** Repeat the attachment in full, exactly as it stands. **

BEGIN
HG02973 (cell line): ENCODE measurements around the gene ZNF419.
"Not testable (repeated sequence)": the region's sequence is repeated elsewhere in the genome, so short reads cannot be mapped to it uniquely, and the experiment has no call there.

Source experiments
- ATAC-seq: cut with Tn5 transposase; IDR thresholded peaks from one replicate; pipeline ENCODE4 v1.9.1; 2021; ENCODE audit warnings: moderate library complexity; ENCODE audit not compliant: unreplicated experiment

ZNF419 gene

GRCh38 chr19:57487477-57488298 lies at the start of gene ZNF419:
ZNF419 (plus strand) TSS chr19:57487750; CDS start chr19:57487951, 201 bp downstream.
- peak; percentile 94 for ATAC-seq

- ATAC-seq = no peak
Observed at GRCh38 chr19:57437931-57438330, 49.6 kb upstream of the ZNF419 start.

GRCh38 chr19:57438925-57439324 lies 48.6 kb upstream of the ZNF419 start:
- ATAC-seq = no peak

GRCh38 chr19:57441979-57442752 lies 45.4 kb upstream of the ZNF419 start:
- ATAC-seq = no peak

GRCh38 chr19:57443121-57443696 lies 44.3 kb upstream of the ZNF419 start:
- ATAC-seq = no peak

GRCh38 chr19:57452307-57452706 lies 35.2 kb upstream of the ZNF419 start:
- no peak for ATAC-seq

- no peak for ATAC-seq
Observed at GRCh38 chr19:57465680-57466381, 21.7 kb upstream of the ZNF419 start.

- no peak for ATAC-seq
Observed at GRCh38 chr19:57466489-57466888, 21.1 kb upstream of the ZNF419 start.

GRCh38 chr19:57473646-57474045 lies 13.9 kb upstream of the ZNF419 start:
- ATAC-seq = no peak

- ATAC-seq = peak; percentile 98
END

HG02973 (cell line): ENCODE measurements around the gene ZNF419.
"Not testable (repeated sequence)": the region's sequence is repeated elsewhere in the genome, so short reads cannot be mapped to it uniquely, and the experiment has no call there.

Source experiments
- ATAC-seq: cut with Tn5 transposase; IDR thresholded peaks from one replicate; pipeline ENCODE4 v1.9.1; 2021; ENCODE audit warnings: moderate library complexity; ENCODE audit not compliant: unreplicated experiment

ZNF419 gene

GRCh38 chr19:57487477-57488298 lies at the start of gene ZNF419:
ZNF419 (plus strand) TSS chr19:57487750; CDS start chr19:57487951, 201 bp downstream.
- peak; percentile 94 for ATAC-seq

- ATAC-seq = no peak
Observed at GRCh38 chr19:57437931-57438330, 49.6 kb upstream of the ZNF419 start.

GRCh38 chr19:57438925-57439324 lies 48.6 kb upstream of the ZNF419 start:
- ATAC-seq = no peak

GRCh38 chr19:57441979-57442752 lies 45.4 kb upstream of the ZNF419 start:
- ATAC-seq = no peak

GRCh38 chr19:57443121-57443696 lies 44.3 kb upstream of the ZNF419 start:
- ATAC-seq = no peak

GRCh38 chr19:57452307-57452706 lies 35.2 kb upstream of the ZNF419 start:
- no peak for ATAC-seq

- no peak for ATAC-seq
Observed at GRCh38 chr19:57465680-57466381, 21.7 kb upstream of the ZNF419 start.

- no peak for ATAC-seq
Observed at GRCh38 chr19:57466489-57466888, 21.1 kb upstream of the ZNF419 start.

GRCh38 chr19:57473646-57474045 lies 13.9 kb upstream of the ZNF419 start:
- ATAC-seq = no peak

- ATAC-seq = peak; percentile 98